Uncertainties surround the timing of modern human emergence and occupation in East and Southeast Asia. Although genetic and archeological data indicate a rapid migration out of Africa and into Southeast Asia by at least 60 ka, mainland Southeast Asia is notable for its absence of fossil evidence for early modern human occupation. Here we report on a modern human cranium from Tam Pa Ling, Laos, which was recovered from a secure stratigraphic context. Radiocarbon and luminescence dating of the surrounding sediments provide a minimum age of 51–46 ka, and direct U-dating of the bone indicates a maximum age of ∼63 ka. The cranium has a derived modern human morphology in features of the frontal, occipital, maxillae, and dentition. It is also differentiated from western Eurasian archaic humans in aspects of its temporal, occipital, and dental morphology. In the context of an increasingly documented archaic–modern morphological mosaic among the earliest modern humans in western Eurasia, Tam Pa Ling establishes a definitively modern population in Southeast Asia at ∼50 ka cal BP. As such, it provides the earliest skeletal evidence for fully modern humans in mainland Southeast Asia.

Some more details can be found at the press release by the University of Illinois (h/t Pileta).

There are some skulls and skull fragments from East Asia that can be actually older than this one but they may be less straightforward either in their dating or their identification as Homo sapiens:

  • Liujiang skull (at Don's Maps, at P. Brown's site, at Bradshaw Foundation), from Guangxi-Zhuang, is clearly a modern Homo sapiens but the exact date is not known because it was originally dug with very limited means. Recent datings of nearby sediment suggest an age of 68-139 Ka but this is hotly debated.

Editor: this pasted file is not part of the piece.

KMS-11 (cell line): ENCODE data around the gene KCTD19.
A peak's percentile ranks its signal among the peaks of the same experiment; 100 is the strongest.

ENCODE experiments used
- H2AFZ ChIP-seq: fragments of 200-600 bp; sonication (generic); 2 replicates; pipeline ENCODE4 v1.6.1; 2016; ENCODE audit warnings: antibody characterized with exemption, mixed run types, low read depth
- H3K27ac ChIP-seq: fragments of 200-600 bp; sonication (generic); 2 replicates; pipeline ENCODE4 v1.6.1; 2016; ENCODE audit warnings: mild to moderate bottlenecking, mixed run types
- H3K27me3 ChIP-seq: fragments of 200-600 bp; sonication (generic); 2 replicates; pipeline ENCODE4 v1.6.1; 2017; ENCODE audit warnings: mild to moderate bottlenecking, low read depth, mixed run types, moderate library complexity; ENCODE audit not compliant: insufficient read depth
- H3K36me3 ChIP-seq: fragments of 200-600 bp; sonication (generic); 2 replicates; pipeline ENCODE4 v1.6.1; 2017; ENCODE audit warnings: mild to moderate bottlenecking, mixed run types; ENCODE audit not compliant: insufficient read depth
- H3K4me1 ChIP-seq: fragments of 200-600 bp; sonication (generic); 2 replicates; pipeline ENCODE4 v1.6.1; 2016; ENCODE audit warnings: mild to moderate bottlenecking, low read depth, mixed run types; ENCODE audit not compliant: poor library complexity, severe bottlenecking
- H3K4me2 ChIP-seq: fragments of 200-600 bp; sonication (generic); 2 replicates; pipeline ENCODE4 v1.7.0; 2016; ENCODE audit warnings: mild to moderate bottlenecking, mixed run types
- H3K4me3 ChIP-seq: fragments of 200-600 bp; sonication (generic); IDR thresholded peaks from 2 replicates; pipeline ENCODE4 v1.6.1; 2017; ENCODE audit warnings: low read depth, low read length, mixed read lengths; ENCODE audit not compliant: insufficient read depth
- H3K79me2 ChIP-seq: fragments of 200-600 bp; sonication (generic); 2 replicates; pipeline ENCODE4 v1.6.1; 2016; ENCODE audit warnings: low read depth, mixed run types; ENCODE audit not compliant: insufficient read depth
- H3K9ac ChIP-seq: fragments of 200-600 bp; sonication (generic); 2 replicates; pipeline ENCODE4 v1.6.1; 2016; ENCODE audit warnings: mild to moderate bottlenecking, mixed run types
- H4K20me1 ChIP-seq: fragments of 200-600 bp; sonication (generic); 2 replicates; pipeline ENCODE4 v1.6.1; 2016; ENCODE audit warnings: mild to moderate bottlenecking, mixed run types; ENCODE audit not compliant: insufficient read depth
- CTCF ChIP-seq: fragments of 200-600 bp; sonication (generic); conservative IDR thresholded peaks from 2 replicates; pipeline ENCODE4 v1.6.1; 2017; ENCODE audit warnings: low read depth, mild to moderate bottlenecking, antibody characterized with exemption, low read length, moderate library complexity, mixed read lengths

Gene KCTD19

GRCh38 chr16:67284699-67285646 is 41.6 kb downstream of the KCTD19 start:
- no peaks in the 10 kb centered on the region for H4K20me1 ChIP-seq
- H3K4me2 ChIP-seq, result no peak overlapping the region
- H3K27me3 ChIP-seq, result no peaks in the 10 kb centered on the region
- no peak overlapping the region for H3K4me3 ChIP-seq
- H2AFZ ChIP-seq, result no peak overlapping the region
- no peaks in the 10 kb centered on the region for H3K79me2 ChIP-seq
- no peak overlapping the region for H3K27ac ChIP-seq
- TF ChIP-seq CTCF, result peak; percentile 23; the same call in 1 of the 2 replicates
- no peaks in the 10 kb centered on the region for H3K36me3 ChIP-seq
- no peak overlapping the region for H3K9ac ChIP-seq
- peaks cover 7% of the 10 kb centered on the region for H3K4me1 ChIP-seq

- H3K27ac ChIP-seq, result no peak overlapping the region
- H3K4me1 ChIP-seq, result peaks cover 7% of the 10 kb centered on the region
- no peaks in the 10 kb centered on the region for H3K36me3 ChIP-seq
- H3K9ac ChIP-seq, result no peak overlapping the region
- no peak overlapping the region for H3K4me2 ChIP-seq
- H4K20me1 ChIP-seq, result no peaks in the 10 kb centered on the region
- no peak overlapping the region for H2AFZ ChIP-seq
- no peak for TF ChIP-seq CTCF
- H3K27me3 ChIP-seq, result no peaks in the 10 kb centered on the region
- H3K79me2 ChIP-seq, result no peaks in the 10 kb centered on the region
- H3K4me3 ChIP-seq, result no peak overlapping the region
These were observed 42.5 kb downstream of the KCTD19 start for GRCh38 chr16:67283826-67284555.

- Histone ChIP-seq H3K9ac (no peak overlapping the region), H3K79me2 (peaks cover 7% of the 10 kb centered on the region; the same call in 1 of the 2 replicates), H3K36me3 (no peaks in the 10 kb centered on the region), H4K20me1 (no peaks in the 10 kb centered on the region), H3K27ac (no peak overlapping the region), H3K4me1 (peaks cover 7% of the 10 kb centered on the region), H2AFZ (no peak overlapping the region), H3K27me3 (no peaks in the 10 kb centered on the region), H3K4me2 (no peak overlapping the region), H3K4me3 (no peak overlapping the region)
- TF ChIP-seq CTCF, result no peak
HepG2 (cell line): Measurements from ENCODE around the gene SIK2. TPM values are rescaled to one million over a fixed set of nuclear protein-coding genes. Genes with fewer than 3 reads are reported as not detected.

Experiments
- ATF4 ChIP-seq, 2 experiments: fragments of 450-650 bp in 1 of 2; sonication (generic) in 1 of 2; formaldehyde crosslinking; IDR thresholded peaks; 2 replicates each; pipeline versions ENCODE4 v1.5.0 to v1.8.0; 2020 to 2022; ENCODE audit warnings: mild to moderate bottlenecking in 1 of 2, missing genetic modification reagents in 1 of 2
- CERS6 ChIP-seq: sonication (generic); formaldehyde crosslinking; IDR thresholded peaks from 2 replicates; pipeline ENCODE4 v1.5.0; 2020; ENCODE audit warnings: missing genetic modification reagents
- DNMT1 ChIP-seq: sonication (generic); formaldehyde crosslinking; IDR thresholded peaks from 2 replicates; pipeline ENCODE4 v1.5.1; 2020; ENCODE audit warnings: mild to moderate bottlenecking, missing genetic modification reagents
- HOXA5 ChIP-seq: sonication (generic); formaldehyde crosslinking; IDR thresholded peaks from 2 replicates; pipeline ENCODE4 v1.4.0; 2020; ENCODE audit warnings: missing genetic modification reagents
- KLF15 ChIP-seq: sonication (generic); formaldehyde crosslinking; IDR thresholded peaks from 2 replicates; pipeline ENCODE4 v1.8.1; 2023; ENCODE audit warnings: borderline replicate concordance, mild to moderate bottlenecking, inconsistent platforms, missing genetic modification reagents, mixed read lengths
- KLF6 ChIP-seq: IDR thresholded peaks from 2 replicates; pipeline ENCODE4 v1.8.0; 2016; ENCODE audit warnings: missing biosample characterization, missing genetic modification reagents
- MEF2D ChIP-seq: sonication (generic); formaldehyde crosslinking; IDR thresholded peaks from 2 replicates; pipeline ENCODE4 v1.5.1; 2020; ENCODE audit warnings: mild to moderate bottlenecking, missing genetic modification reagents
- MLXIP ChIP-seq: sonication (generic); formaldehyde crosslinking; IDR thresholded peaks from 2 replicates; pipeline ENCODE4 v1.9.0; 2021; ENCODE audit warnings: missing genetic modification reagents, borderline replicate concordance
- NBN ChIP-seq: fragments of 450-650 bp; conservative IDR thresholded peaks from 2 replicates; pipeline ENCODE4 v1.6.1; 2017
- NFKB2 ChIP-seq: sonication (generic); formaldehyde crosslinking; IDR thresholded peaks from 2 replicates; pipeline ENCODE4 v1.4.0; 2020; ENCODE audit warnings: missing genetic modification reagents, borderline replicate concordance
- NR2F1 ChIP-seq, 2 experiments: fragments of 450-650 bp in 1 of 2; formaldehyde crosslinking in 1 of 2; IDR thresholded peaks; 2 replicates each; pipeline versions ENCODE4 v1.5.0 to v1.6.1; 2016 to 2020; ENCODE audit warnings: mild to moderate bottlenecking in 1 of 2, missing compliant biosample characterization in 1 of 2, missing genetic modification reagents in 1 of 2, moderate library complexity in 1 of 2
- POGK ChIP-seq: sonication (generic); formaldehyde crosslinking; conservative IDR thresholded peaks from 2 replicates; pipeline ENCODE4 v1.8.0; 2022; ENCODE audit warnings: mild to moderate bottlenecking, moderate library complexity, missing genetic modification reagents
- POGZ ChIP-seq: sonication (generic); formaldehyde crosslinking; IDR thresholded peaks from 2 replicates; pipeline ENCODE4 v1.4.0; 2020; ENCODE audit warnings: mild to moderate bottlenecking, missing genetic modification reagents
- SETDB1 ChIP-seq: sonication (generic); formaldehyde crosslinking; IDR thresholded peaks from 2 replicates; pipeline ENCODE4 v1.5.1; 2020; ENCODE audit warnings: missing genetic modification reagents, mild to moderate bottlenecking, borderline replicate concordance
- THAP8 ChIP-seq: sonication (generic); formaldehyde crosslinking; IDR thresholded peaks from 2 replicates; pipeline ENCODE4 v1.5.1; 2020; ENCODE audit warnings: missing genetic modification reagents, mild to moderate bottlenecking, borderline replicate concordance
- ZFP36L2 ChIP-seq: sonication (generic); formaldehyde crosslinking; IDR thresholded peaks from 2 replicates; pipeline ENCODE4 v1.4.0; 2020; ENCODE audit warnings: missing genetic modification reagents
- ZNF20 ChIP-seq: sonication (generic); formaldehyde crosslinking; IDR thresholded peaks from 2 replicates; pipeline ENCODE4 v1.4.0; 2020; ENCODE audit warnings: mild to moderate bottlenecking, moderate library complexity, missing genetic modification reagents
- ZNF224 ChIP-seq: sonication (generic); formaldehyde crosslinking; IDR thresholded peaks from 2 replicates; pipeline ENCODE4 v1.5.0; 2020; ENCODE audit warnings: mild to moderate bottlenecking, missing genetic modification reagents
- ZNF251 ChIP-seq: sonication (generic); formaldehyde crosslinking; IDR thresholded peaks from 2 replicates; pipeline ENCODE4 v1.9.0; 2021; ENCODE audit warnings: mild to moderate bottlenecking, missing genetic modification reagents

• Zhirendong jaw (at this blog, at PhysOrg), also from Guangxi-Zhuang and dated to before 100,000 years ago (110,000 years ago according to first reports), is argued to be a modern Homo sapiens but its very ancient date and some unavoidable ambiguity of such limited skeletal evidence allow for some skepticism, if you are so inclined.
  • Callao cave metatarsal (foot) bone (at Leherensuge) is dated to before 67,000 years ago and comes from Luzon, the largest Filipino island, but because of its small size cannot be ascribed to any human species safely. All we can say is that they knew how to use rafts or boats - but then Homo floresiensis (H. erectus?) did too. 
  • Also some non-skeletal evidence to consider:

Whichever is your personal take, it is clear that this skull adds up in support of a very old colonization of East Asia. The question is: exactly how old?

Update: a creative reconstruction by H. Zänder:

Upper Paleolithic of North China c. 30,000 years ago

Shuidonggou (Ningxia-Hui) looks like a promising site that should help to clarify the arrival and development of Upper Paleolithic (or, as they say, Late Paleolithic - mode 4 in any case) in East Asia. As far as I know, this is the oldest known Upper Paleolithic site East of Altai, at least of any relevance. Not long ago, the arrival of UP technologies to East Asia was believed to be some ten thousand years more recent - a reminder that we should always consider earliest known dates for anything as a terminus ante quem and not anything near absolute until a proper, consolidated, research seems to leave little room for further doubt.

Shuwen Pei et al., The Shuidonggou site complex: new excavations and implications for the earliest Late Paleolithic in North China. Journal of Archaeological Science, 2012. Pay per view ··> LINK [doi:10.1016/j.jas.2012.06.028]


The initial Late Paleolithic, said to appear between 40 and 30 kya in eastern Asia, is defined by the appearance of many innovations. These archaeological indicators include the appearance of more refined stone tool making techniques (e.g., include the appearance of blade and microblade technology), complex hearth construction, use of pigments and personal ornamentation, as well as worked faunal implements such as bone and antler tools. We report here new findings from a multidisciplinary research project conducted at the Shuidonggou (Choei-tong-keou) site complex in northern China, a series of localities that date from the initial Late Paleolithic to the Neolithic.